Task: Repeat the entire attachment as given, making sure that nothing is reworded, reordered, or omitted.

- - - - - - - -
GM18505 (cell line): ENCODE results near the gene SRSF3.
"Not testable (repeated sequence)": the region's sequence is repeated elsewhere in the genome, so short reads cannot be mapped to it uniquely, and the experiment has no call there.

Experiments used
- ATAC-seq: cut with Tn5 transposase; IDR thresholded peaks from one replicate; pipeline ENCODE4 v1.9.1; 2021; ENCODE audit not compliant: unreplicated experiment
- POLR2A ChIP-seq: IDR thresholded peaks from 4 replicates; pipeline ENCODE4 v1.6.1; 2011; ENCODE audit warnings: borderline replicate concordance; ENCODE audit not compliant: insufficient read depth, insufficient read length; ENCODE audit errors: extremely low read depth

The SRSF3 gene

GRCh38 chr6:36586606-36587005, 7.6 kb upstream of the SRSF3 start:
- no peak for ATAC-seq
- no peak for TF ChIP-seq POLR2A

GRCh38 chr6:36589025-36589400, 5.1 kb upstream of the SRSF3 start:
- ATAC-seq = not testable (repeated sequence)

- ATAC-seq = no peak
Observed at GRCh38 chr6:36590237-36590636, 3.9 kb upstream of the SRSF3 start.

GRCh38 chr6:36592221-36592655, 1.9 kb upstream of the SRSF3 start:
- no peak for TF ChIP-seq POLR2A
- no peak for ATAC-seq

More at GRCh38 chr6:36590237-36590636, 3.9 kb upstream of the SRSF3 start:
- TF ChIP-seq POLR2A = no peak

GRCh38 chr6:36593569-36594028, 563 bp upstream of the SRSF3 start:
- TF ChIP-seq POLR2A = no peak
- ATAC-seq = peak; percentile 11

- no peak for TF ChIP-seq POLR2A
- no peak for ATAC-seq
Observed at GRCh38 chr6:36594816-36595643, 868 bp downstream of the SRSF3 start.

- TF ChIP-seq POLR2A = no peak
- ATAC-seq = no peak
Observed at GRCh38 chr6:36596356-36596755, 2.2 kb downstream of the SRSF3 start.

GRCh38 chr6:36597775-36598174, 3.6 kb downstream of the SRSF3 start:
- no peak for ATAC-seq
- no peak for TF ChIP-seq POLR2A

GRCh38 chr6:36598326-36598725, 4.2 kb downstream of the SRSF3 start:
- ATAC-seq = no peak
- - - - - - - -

GM18505 (cell line): ENCODE results near the gene SRSF3.
"Not testable (repeated sequence)": the region's sequence is repeated elsewhere in the genome, so short reads cannot be mapped to it uniquely, and the experiment has no call there.

Experiments used
- ATAC-seq: cut with Tn5 transposase; IDR thresholded peaks from one replicate; pipeline ENCODE4 v1.9.1; 2021; ENCODE audit not compliant: unreplicated experiment
- POLR2A ChIP-seq: IDR thresholded peaks from 4 replicates; pipeline ENCODE4 v1.6.1; 2011; ENCODE audit warnings: borderline replicate concordance; ENCODE audit not compliant: insufficient read depth, insufficient read length; ENCODE audit errors: extremely low read depth

The SRSF3 gene

GRCh38 chr6:36586606-36587005, 7.6 kb upstream of the SRSF3 start:
- no peak for ATAC-seq
- no peak for TF ChIP-seq POLR2A

GRCh38 chr6:36589025-36589400, 5.1 kb upstream of the SRSF3 start:
- ATAC-seq = not testable (repeated sequence)

- ATAC-seq = no peak
Observed at GRCh38 chr6:36590237-36590636, 3.9 kb upstream of the SRSF3 start.

GRCh38 chr6:36592221-36592655, 1.9 kb upstream of the SRSF3 start:
- no peak for TF ChIP-seq POLR2A
- no peak for ATAC-seq

More at GRCh38 chr6:36590237-36590636, 3.9 kb upstream of the SRSF3 start:
- TF ChIP-seq POLR2A = no peak

GRCh38 chr6:36593569-36594028, 563 bp upstream of the SRSF3 start:
- TF ChIP-seq POLR2A = no peak
- ATAC-seq = peak; percentile 11

- no peak for TF ChIP-seq POLR2A
- no peak for ATAC-seq
Observed at GRCh38 chr6:36594816-36595643, 868 bp downstream of the SRSF3 start.

- TF ChIP-seq POLR2A = no peak
- ATAC-seq = no peak
Observed at GRCh38 chr6:36596356-36596755, 2.2 kb downstream of the SRSF3 start.

GRCh38 chr6:36597775-36598174, 3.6 kb downstream of the SRSF3 start:
- no peak for ATAC-seq
- no peak for TF ChIP-seq POLR2A

GRCh38 chr6:36598326-36598725, 4.2 kb downstream of the SRSF3 start:
- ATAC-seq = no peak